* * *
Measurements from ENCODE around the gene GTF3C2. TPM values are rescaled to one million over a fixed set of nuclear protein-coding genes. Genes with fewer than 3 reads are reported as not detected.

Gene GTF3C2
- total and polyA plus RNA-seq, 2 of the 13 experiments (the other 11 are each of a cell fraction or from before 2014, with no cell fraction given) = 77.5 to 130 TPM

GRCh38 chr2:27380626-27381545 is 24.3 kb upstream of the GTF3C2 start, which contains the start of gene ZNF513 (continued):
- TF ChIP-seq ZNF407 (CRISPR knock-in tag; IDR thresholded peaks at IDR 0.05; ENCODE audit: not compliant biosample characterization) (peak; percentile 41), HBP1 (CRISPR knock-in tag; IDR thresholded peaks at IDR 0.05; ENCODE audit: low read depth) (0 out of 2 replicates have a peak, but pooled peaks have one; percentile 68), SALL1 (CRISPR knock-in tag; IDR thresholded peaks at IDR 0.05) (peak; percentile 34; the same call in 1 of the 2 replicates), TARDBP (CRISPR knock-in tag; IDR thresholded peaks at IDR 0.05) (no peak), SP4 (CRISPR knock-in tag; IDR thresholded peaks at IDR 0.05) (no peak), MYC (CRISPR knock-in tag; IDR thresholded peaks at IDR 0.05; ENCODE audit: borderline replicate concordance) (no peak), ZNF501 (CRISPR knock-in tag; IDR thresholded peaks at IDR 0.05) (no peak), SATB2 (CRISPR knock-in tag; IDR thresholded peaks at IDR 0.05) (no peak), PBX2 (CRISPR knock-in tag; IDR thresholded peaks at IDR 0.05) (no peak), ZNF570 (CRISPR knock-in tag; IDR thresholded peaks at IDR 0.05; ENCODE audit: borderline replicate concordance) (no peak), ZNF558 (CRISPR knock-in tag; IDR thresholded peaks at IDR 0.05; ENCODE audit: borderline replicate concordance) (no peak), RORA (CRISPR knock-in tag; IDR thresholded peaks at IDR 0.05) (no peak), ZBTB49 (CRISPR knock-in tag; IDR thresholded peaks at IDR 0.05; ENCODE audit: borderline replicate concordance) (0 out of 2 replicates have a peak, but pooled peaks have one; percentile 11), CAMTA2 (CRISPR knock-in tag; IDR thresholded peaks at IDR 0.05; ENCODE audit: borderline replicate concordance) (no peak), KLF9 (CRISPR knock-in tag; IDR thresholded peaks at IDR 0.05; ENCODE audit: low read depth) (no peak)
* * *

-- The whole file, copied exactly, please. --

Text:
Measurements from ENCODE around the gene GTF3C2. TPM values are rescaled to one million over a fixed set of nuclear protein-coding genes. Genes with fewer than 3 reads are reported as not detected.

Gene GTF3C2
- total and polyA plus RNA-seq, 2 of the 13 experiments (the other 11 are each of a cell fraction or from before 2014, with no cell fraction given) = 77.5 to 130 TPM

GRCh38 chr2:27380626-27381545 is 24.3 kb upstream of the GTF3C2 start, which contains the start of gene ZNF513 (continued):
- TF ChIP-seq ZNF407 (CRISPR knock-in tag; IDR thresholded peaks at IDR 0.05; ENCODE audit: not compliant biosample characterization) (peak; percentile 41), HBP1 (CRISPR knock-in tag; IDR thresholded peaks at IDR 0.05; ENCODE audit: low read depth) (0 out of 2 replicates have a peak, but pooled peaks have one; percentile 68), SALL1 (CRISPR knock-in tag; IDR thresholded peaks at IDR 0.05) (peak; percentile 34; the same call in 1 of the 2 replicates), TARDBP (CRISPR knock-in tag; IDR thresholded peaks at IDR 0.05) (no peak), SP4 (CRISPR knock-in tag; IDR thresholded peaks at IDR 0.05) (no peak), MYC (CRISPR knock-in tag; IDR thresholded peaks at IDR 0.05; ENCODE audit: borderline replicate concordance) (no peak), ZNF501 (CRISPR knock-in tag; IDR thresholded peaks at IDR 0.05) (no peak), SATB2 (CRISPR knock-in tag; IDR thresholded peaks at IDR 0.05) (no peak), PBX2 (CRISPR knock-in tag; IDR thresholded peaks at IDR 0.05) (no peak), ZNF570 (CRISPR knock-in tag; IDR thresholded peaks at IDR 0.05; ENCODE audit: borderline replicate concordance) (no peak), ZNF558 (CRISPR knock-in tag; IDR thresholded peaks at IDR 0.05; ENCODE audit: borderline replicate concordance) (no peak), RORA (CRISPR knock-in tag; IDR thresholded peaks at IDR 0.05) (no peak), ZBTB49 (CRISPR knock-in tag; IDR thresholded peaks at IDR 0.05; ENCODE audit: borderline replicate concordance) (0 out of 2 replicates have a peak, but pooled peaks have one; percentile 11), CAMTA2 (CRISPR knock-in tag; IDR thresholded peaks at IDR 0.05; ENCODE audit: borderline replicate concordance) (no peak), KLF9 (CRISPR knock-in tag; IDR thresholded peaks at IDR 0.05; ENCODE audit: low read depth) (no peak)